Another interesting note on peas is the potential to increase overall yields by planting longer maturing varieties, even for the early plantings. Long season varieties have greater genetic potential for producing high yields. While processors will want to plant early varieties to start the season to supply factories starting at the end of May, including later maturing varieties in early plantings will produce higher yields for the next round of harvests in early June and then onward.

Processing Acres Up This Year

Friday, March 2nd, 2012

Gordon Johnson, Extension Vegetable & Fruit Specialist; gcjohn@udel.edu

Processing vegetable acres will be up this year in Delaware and on Delmarva including peas, lima beans, and sweet corn. Pickle acreage will remain steady. This increase in acres is largely due to reduction in stocks. For example, for lima beans, cold storage stocks in January 2011 were 58 million pounds and in January 2012 these stocks were down to 44 million pounds. Peas were down from 234 to 210 million pounds and sweet corn was down from 521 to 436 million pounds. This drop in sweet corn stocks is a major driver in picking up acres. It is interesting to note that in 2011, Delmarva lima bean acres were close to 19,000. This represented over 60% of the US acres and 40% of the production. California acres are down due to competition for land with more profitable crops.

High Temperature Effects on Peas

Friday, June 3rd, 2011

Gordon Johnson, Extension Vegetable & Fruit Specialist; gcjohn@udel.edu

Recently, we have had reports of pea fields with reduced seed set. Peas are best adapted to areas with warm days and cool nights. Extended high temperatures in excess of 85º F will cause yield declines in pea by reducing the number of seeds that are carried to harvest.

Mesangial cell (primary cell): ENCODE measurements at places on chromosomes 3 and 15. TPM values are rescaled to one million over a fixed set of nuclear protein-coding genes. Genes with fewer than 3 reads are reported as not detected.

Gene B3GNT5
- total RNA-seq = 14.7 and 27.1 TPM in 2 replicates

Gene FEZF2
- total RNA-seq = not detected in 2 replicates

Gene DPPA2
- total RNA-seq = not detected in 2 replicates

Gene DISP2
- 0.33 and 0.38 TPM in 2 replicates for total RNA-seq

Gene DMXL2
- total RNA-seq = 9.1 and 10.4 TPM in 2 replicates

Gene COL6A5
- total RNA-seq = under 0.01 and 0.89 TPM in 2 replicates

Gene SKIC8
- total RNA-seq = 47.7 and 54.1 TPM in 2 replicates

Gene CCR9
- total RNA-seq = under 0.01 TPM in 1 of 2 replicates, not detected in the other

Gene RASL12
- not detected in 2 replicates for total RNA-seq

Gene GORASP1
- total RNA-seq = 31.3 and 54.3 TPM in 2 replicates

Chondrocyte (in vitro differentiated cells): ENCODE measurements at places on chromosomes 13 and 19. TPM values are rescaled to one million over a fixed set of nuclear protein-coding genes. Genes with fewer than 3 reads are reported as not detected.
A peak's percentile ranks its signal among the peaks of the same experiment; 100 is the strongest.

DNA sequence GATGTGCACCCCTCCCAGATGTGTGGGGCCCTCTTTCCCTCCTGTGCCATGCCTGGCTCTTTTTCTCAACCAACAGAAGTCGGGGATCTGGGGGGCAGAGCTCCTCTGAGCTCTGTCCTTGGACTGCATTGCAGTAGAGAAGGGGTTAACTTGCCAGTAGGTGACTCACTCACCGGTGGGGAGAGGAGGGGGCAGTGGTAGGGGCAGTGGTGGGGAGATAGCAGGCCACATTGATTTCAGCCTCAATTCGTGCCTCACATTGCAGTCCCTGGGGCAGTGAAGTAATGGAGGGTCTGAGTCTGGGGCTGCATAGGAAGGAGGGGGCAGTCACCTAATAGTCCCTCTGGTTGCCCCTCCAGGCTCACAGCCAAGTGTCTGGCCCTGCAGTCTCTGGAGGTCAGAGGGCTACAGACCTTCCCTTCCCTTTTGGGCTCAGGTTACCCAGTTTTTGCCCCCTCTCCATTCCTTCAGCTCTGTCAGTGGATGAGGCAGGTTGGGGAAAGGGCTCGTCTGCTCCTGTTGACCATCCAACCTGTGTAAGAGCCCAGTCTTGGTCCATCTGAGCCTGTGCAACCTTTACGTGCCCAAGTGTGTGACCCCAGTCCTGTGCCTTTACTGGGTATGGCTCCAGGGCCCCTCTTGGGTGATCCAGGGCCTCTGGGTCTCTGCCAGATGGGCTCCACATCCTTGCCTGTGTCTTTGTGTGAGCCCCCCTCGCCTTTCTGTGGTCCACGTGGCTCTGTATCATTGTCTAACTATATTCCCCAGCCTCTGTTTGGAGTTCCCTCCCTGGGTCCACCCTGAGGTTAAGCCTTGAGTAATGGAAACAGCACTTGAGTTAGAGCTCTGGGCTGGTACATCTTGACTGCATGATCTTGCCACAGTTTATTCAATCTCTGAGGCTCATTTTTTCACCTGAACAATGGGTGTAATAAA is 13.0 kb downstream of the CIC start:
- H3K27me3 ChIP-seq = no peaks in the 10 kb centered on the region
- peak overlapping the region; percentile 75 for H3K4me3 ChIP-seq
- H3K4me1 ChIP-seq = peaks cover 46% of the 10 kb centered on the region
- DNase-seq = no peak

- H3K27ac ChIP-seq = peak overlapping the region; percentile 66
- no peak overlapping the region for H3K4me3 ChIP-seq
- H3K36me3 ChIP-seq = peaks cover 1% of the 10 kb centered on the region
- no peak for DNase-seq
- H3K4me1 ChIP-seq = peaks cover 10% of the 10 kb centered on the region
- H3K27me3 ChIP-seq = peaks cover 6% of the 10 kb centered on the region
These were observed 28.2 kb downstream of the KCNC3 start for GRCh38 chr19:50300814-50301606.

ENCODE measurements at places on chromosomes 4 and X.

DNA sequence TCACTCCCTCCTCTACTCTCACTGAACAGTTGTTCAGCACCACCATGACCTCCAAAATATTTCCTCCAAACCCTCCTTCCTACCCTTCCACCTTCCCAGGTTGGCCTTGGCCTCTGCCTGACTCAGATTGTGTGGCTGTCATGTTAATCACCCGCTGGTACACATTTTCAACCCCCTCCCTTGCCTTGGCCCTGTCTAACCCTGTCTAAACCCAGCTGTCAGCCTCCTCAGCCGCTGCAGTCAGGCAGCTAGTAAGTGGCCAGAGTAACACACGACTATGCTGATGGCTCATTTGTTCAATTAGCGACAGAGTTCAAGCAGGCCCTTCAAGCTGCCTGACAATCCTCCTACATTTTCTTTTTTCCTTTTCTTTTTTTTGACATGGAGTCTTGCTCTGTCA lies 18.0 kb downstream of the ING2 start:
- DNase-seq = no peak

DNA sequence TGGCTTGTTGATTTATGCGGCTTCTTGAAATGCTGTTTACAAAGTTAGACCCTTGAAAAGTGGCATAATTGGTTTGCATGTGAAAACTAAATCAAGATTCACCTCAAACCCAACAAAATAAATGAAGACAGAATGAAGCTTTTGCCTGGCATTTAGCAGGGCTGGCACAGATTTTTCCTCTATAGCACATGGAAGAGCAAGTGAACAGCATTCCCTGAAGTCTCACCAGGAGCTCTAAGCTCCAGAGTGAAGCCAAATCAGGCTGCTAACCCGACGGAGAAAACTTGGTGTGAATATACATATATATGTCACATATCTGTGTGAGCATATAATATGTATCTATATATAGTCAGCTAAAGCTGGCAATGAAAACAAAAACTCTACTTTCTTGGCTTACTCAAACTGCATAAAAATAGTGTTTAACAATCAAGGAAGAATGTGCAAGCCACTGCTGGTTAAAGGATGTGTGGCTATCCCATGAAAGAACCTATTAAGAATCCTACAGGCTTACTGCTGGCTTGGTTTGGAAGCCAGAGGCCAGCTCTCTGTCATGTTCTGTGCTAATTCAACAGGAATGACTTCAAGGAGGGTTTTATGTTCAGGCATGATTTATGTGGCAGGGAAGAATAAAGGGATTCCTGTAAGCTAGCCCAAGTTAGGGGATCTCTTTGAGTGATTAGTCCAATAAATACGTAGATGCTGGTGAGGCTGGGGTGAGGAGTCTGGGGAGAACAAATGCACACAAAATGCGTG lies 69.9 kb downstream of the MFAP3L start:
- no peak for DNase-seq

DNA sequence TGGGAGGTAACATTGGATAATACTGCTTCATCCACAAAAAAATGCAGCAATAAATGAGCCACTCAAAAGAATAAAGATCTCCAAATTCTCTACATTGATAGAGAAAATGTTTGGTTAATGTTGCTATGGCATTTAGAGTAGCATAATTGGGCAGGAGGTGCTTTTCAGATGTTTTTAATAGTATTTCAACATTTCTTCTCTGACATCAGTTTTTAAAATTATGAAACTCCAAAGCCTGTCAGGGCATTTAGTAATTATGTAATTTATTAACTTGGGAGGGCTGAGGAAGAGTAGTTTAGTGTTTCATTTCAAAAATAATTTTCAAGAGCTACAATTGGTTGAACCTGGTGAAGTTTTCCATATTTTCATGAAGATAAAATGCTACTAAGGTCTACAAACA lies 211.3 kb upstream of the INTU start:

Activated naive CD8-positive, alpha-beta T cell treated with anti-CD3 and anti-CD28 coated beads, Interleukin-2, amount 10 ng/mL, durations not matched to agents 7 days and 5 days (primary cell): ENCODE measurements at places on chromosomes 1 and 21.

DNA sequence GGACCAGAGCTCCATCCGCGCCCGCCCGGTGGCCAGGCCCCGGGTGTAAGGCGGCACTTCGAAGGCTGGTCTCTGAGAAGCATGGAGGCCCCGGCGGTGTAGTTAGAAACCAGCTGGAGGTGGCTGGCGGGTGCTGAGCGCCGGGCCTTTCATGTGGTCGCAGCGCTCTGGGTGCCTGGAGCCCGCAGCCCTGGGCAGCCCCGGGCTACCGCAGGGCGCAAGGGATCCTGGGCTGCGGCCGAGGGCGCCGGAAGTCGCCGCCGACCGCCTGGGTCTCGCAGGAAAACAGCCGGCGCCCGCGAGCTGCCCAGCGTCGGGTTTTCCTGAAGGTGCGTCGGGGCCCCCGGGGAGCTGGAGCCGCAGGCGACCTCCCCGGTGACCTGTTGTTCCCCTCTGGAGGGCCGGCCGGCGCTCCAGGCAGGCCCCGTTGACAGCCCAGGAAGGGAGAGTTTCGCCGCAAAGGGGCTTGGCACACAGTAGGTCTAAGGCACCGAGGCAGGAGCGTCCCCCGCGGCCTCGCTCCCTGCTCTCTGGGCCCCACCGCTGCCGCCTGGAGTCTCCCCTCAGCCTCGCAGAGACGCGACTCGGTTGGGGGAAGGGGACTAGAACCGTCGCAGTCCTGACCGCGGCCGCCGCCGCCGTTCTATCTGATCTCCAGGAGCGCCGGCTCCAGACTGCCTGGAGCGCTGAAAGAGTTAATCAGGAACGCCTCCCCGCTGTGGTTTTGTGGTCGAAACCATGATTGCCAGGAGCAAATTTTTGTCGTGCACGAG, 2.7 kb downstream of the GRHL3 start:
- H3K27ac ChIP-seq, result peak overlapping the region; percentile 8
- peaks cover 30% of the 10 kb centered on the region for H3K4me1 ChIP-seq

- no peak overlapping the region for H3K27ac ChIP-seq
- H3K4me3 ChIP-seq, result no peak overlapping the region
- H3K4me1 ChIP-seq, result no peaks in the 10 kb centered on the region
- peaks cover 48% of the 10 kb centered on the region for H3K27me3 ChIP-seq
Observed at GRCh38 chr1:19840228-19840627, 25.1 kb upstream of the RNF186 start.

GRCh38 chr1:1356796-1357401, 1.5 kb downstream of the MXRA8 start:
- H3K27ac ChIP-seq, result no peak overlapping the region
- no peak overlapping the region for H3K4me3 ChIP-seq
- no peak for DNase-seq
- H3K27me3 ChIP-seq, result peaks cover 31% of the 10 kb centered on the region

Experiments have shown that yields can be reduced by as much as 20% with a 5º increase in temperature from 85-90ºF. It has been shown that when peas are exposed to extended periods with high temperatures above 85º F that yields will decline greatly, especially in sensitive varieties. High temperatures in the last 10 days have been >85º F in much of the region.

The critical period where seed set will be reduced is late bloom. If the plant cannot support the full number of seeds due to high respiration and premature stomatal closure, seeds will abort or will not fill.

 

Pea Herbicides

Thursday, April 14th, 2011

Mark VanGessel, Extension Weed Specialist; mjv@udel.edu

Weed control options remain limited for processing peas. Pursuit, at 1.5 to 2.0 fluid ounces per acre, needs to be used as a pre-plant incorporated or preemergence treatment and is used primarily for broadleaf weeds. Preemergence applications of Command (8 to 16 fl oz) or Dual (0.5 to 1 pt/A) are labeled for control of annual grasses and some broadleaf weeds. Basagran and Thistrol are labeled for postemergence control of broadleaf weeds. Apply Basagran at 1.5 to 2 pints per acre after peas have more than three pairs of leaves. Do not add oil concentrate. Select, Assure II, Targa, or Poast can be used for postemergence grass control.

 

Pea Herbicides

Friday, March 11th, 2011

Mark VanGessel, Extension Weed Specialist; mjv@udel.edu